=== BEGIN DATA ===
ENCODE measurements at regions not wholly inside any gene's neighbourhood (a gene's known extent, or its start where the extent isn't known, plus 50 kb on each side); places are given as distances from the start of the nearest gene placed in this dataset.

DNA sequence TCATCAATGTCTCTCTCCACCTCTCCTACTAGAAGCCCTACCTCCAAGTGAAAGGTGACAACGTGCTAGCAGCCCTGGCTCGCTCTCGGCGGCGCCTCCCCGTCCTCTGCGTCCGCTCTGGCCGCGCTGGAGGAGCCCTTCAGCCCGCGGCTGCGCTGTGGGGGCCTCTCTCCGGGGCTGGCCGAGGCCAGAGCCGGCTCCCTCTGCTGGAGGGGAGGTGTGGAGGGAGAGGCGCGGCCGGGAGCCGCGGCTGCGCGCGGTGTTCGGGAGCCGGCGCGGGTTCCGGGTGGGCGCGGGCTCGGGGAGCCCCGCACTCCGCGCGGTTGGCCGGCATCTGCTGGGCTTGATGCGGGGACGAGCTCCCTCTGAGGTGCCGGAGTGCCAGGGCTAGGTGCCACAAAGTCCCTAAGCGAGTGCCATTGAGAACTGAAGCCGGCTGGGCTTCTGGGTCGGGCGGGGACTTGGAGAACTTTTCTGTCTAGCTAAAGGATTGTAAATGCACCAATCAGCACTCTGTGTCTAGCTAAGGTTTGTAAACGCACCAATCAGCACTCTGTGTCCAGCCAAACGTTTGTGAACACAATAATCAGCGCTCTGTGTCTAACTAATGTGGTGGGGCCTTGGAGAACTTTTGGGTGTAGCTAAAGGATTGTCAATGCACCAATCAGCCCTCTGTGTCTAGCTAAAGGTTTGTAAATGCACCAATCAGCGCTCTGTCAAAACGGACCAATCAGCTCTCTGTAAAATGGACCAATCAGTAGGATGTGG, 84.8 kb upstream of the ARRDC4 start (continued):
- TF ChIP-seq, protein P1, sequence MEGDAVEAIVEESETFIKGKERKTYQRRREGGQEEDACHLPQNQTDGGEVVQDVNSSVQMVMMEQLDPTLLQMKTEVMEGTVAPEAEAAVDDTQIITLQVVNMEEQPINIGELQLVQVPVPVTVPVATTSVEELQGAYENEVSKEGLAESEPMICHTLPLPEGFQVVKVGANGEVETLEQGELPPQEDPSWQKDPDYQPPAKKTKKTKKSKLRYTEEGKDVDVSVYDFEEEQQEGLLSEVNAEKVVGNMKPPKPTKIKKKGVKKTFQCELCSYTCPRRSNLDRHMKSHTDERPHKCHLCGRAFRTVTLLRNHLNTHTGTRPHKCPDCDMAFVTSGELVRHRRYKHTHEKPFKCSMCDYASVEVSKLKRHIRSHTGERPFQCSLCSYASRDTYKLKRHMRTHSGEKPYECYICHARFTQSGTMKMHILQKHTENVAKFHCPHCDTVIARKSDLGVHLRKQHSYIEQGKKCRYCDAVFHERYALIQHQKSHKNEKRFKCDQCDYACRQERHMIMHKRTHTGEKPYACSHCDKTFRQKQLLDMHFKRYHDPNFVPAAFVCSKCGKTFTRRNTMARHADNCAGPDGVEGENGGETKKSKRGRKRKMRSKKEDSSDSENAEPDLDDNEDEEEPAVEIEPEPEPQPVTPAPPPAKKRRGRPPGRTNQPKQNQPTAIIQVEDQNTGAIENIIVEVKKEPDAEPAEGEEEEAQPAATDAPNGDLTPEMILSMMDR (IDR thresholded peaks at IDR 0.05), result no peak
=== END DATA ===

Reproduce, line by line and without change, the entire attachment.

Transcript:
ENCODE measurements at regions not wholly inside any gene's neighbourhood (a gene's known extent, or its start where the extent isn't known, plus 50 kb on each side); places are given as distances from the start of the nearest gene placed in this dataset.

DNA sequence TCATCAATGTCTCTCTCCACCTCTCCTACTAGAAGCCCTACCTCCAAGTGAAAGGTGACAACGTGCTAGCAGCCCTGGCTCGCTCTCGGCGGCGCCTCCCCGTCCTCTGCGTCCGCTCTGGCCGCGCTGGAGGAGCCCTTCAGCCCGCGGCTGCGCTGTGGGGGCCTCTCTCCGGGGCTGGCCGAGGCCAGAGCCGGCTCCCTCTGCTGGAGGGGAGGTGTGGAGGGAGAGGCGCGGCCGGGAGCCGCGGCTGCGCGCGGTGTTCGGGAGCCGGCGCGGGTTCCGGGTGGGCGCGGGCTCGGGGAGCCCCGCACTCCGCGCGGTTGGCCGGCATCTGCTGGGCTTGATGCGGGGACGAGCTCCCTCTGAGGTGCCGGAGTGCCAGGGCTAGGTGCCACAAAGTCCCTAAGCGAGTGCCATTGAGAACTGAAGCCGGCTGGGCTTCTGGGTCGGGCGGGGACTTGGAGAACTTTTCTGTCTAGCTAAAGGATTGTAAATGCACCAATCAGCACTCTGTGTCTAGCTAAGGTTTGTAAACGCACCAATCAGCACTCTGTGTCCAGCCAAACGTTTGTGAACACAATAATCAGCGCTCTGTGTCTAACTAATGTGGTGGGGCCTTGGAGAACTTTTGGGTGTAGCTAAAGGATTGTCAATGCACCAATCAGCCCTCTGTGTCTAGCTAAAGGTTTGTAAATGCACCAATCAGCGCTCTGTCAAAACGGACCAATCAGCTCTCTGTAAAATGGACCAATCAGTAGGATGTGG, 84.8 kb upstream of the ARRDC4 start (continued):
- TF ChIP-seq, protein P1, sequence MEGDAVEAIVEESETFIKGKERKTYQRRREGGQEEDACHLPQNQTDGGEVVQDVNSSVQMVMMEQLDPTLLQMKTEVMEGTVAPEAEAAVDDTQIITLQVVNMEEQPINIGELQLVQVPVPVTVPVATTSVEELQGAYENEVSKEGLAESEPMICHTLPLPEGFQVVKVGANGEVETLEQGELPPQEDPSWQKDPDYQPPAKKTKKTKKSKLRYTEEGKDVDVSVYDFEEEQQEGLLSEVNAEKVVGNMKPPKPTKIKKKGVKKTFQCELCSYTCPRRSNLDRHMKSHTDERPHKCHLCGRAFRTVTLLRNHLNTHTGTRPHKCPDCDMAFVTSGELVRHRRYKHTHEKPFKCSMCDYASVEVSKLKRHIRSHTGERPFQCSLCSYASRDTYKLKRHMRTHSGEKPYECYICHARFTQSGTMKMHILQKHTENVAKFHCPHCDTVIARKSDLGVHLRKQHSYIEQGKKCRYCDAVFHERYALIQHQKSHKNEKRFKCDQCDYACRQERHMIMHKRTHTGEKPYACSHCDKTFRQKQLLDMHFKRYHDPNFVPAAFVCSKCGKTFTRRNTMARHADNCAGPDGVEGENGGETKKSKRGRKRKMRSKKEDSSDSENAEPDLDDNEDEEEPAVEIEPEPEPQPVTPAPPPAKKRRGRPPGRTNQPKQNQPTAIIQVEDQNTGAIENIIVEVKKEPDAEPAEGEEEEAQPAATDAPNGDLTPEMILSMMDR (IDR thresholded peaks at IDR 0.05), result no peak